Vtial sign #1: PULSE. Vital Signs: Assessment and Interpretation. Factors that influence pulse rate: Importance of Vital Signs

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1 Vital Signs: Assessment and Interpretation Elma I. LeDoux, MD, FACP, FACC Associate Professor of Medicine Vtial sign #1: PULSE Reflects heart rate (resting 60-90/min) Should be strong and regular Use 2 fingers over the carotid or radial artery check for at least 30 seconds, then multiply by 2 to get rate/min Normal pulse reflects sinus node function, under parasympathetic control Importance of Vital Signs Reported in some form since antiquity Provides a rapid overview of stability Helps to pinpoint cause of symptoms Can identify problems with the cardiac, pulmonary, renal and autonomic nervous system Factors that influence pulse rate: Exercise (reflex tachycardia to increase blood flow to muscles and heart) Fever (elevates 10 b/m for every degree above 99F) Stimulants-direct effect on heart (cocaine, amphetamines) Vasodilation (e.g reflex tachycardia with nitroglycerin due to diminished venous return) Hypovolemia (reflex tachycardia) Physical Condition (world-class athletes: HR 36/min) Hypometabolic states: hypothyroidism, hypothermia will slow rate Sinus node dysfunction (ischemia, old age, drugs) What are the Vital Signs Traditional: Pulse, Blood Pressure, Respiratory Rate, Temperature Additional: Oxygen Saturation by Pulse Oximetry; Pain Index (0-10 scale) 1

2 Pulse can be palpated, but actual rhythm is determined by recording an electrocardiogram Vital sign #3: Respirations Normal rate is 14-18/min for adults Rate is driven by metabolic demands and pco2 Depth of respirations also important Usually increases along with heart rate Altered breathing seen in disease: Kussmaul s, Cheyne-Stokes, Sleep Apnea Rhythms that would cause Irregular and Regular Pulses: Vital sign 4: Blood Pressure BP=Cardiac Output X Systemic Vascular Resistance (i.e. tone in wall of vessels) Cardiac Output=HR X Stroke Volume (a function of heart s contractility and amount of blood in Left Ventricle), so BP= HRXSVxSVR, so a change in any of these 3 factors will affect blood pressure Vital Sign #2 Temperature Reflects normal homeostasis (98.6 d F) Will increase with hypermetabolic and inflammatory states: cocaine, infection, tissue damage, etc. Every degree of temp above normal will increase pulse by 10/min. Why? Hypothermia -core below 92 degrees F will slow heart rate Beware of mouth temperature/thermometer Blood pressure:normal 110/70 Expressed as systolic (upper number) and diastolic (lower number) pressure in mm of mercury (mmhg) Determined by inflating BP cuff attached to manometer and measuring gpressure in brachial artery Flow must be occluded and then gradually released to obtain the (systolic pressure) sound Loss of sound as cuff is further deflated is diastolic BP Referred to as Korotkoff sounds BP of 140/90 is consistent with hypertension if recorded at two or more sittings 2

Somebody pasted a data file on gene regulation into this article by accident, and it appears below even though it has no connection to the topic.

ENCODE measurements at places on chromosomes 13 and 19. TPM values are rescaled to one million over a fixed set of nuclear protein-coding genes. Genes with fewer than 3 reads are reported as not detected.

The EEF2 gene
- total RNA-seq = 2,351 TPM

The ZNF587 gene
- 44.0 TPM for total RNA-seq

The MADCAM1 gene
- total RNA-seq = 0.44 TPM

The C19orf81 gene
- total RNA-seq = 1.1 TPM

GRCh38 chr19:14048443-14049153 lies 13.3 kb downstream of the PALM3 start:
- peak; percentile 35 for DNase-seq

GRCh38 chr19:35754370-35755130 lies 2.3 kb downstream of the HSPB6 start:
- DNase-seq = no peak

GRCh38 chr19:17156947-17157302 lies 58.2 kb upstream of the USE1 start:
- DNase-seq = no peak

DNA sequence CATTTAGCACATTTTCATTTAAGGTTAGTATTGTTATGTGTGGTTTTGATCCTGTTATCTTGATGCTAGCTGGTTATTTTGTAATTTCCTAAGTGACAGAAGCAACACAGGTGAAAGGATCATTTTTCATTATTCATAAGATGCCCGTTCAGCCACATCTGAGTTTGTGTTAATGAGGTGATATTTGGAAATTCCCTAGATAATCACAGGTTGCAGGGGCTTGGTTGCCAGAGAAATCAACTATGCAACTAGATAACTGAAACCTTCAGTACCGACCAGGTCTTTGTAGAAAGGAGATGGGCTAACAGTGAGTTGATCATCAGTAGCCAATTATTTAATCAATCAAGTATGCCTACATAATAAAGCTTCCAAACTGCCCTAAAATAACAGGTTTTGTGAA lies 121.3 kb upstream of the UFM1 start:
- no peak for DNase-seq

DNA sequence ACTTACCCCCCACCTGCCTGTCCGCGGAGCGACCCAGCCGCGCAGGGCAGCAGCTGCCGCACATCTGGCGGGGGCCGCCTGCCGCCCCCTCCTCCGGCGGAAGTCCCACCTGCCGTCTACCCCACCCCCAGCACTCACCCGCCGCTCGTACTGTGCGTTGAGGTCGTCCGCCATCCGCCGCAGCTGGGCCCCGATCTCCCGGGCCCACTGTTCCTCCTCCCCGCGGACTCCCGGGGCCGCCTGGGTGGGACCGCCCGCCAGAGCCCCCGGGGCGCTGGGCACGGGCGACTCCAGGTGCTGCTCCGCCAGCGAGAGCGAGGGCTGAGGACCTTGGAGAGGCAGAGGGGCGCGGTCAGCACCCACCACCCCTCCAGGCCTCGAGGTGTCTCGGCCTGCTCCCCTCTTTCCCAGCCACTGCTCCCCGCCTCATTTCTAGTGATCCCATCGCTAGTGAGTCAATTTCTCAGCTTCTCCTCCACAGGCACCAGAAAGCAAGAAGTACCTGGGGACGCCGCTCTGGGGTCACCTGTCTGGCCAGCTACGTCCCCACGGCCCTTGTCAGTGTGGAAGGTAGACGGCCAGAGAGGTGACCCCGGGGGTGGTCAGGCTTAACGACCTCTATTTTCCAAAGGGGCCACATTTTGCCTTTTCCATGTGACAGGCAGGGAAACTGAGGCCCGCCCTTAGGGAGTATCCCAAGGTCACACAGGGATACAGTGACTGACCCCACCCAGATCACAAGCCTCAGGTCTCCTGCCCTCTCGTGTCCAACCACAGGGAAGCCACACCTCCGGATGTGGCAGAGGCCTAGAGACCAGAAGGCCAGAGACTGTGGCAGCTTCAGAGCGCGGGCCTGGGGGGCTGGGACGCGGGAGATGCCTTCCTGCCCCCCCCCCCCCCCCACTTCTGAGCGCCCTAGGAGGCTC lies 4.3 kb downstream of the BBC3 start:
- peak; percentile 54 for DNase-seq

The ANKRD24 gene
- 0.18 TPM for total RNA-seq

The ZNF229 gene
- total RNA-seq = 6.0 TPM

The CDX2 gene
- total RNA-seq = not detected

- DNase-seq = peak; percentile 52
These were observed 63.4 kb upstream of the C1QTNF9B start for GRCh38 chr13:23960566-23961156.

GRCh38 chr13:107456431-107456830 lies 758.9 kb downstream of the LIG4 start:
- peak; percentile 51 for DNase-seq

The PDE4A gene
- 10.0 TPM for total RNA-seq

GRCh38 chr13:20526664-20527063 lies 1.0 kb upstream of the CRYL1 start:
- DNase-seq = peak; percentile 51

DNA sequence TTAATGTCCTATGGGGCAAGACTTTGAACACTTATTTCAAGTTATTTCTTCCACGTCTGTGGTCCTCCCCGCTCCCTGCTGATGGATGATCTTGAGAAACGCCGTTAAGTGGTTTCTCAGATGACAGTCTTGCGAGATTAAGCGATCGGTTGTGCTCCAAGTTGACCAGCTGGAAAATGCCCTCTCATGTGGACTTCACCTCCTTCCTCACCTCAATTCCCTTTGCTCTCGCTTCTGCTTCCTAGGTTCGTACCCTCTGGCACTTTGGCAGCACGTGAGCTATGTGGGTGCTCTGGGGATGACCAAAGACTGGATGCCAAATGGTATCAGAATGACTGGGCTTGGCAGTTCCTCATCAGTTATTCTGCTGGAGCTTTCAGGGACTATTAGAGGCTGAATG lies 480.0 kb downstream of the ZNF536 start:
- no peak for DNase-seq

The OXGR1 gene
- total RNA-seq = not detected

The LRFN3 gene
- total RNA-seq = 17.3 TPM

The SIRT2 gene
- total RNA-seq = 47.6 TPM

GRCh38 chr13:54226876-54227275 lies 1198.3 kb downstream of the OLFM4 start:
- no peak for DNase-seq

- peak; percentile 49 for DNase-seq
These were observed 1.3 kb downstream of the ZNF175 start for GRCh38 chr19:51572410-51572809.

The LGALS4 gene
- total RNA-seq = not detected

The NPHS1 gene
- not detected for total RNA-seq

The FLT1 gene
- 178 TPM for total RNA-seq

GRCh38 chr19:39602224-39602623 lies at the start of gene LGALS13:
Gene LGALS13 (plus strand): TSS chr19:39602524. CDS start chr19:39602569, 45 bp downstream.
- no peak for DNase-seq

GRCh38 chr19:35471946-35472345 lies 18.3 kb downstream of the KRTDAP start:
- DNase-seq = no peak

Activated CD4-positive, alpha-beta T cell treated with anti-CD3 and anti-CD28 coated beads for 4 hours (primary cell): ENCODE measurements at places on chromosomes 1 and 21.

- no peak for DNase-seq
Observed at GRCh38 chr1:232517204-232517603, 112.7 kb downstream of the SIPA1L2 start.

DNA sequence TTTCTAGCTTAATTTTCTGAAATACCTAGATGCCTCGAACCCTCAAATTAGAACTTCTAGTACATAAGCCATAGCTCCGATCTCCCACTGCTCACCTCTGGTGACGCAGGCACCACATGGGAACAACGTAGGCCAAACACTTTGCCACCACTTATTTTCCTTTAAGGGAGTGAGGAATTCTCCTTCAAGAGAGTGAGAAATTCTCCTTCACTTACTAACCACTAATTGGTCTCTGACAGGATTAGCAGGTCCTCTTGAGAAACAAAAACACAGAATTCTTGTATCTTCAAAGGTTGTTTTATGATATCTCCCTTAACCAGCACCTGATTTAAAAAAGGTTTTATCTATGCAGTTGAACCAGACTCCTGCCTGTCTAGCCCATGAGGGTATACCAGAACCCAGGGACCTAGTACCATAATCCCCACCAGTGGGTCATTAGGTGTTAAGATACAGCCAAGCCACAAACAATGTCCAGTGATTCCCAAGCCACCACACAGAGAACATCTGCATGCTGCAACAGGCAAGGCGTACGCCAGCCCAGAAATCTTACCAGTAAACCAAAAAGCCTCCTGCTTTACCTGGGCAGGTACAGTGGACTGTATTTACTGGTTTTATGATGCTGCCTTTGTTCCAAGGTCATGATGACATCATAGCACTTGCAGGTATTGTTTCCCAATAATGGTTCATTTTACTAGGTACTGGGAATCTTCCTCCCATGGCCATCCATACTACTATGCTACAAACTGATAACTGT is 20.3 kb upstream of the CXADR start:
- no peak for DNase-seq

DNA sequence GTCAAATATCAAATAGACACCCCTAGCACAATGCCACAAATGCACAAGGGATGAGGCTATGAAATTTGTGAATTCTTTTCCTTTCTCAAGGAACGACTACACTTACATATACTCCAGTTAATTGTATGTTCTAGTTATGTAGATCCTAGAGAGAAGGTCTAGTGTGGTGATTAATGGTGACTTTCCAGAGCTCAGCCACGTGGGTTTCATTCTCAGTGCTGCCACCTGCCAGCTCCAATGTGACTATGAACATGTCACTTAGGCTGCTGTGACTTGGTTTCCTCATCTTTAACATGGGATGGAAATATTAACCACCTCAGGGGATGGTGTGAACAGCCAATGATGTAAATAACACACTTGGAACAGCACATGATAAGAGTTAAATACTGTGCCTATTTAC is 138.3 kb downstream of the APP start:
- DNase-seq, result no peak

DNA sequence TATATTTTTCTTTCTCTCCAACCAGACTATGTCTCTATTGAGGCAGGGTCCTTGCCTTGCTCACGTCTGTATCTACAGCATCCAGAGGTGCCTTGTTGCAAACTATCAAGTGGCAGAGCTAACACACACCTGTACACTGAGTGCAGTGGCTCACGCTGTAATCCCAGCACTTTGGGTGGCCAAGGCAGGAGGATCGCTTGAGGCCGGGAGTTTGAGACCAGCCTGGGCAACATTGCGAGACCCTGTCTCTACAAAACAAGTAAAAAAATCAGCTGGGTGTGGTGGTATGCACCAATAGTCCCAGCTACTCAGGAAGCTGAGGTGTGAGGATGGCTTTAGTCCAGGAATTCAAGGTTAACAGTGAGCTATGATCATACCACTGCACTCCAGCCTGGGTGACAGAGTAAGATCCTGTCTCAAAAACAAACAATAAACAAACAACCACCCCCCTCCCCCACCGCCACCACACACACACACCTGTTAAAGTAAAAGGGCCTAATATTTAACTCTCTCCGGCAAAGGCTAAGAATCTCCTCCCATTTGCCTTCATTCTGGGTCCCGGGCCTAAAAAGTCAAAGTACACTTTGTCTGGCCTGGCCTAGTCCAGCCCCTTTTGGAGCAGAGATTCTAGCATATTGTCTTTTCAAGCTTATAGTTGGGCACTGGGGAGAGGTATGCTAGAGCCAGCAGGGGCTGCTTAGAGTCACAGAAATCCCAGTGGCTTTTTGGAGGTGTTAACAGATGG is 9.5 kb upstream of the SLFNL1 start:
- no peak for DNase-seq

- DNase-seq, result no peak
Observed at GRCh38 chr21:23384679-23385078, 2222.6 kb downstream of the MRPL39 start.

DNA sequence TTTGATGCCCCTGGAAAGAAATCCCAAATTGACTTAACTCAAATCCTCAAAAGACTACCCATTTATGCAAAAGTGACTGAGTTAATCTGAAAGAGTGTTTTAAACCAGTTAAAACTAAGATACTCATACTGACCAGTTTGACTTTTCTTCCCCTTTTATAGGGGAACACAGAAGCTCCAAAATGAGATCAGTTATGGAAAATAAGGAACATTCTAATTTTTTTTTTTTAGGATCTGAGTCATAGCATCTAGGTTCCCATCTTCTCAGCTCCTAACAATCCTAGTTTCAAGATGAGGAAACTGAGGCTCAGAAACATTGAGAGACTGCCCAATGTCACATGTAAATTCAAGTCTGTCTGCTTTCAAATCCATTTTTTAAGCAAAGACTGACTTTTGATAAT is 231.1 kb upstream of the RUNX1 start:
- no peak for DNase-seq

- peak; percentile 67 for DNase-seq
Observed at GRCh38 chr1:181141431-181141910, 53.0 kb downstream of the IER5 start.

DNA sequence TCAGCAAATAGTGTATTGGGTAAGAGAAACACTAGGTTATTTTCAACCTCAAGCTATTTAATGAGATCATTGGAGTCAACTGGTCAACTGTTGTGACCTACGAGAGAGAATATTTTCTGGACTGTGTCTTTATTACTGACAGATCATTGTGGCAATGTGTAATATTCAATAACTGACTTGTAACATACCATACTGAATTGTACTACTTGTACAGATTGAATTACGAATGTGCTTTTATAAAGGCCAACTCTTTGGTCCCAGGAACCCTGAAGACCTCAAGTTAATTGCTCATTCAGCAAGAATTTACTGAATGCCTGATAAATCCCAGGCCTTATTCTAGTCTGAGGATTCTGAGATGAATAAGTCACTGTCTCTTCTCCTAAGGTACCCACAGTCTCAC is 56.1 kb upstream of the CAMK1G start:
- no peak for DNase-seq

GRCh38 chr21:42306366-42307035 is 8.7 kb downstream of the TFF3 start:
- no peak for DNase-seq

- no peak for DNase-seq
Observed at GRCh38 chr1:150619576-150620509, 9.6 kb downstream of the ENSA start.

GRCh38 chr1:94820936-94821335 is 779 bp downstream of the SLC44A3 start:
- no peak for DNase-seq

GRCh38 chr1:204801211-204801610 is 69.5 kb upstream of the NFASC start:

3 Pitfalls Cuff too big: artificially low BP Cuff too small: artificially high BP Old age and stiff blood vessels: requires higher pressure to occlude flow, giving artifically high BP Auscultatory Gap- transient loss of sound as cuff is deflated. Be sure to deflate cuff all the way to zero. Always palpate BP first. Putting it all together The vital signs should be viewed as a group, because this method gives us the most information to form a differential diagnosis. Let s see if you can determine the causes of the following patients vital sign measurements: Pulse Oximetry Measures oxygen saturation through the use of a transcutaneous device attached to the finger or earlobe Uses photodiode to measure absorption of light/infrared by blood Normal pulse oximetry measurements at room air: % T 99 P 126 R 24 BP 100/60 Pulse Ox 90% RA ; Pain 0/10 This 49 year old patient is complaining of shortness of breath after a surgical procedure. She is a not smoker and has not been able to get out of bed for three days due to the surgery. She has never had any lung problems. Pain Index (on a 0-10 scale) Makes sure that physicians address pain issues Allows us to quantify pain over time and in response to treatment Often will use face scale 3

4 T98 P 116 R 22 BP 80/60 Pulse Ox 93% RA Pain 10/10 This 66 year old woman presents with one hour of severe, substernal chest pain T 103 P120 BP150/90 R 30 Pulse Ox 90% RA Pain 7/10 This 72 year old smoker presents coughing up green sputum for the past three days. He has inspiratory pain over the right middle lobe of the lung. T98 P110 BP 130/70 R 24 Pulse Ox 99% RA Pain 0/10 This 49 year old medical school professor records these vital signs after running up six flights of stairs 4

5 T95 P 52 R 14 BP110/70 Pulse Ox 94% Pain 0/10 This 72 year old woman has become progressively more limited in her activity, according to her family. Her voice has become deep and she complains of feeling cold all of the time. Her face has become puffy and she sleeps most of the day. T 98 R36 BP 126/76 P 110 Pulse Ox 99% RA Pain 10/10 This 16 year old girl just exited a Haunted House. She complains of feeling numb and tingly all over after being chased by a chain saw masker. T 98 P 54 R 28 BP100/74 Pulse Ox 99% pain 0/10 This 58 year old man is taking medication for high blood pressure. He complains of tiring easily when he exercises. You have taken his vital signs right after he has walked a brisk 100 yards. 5

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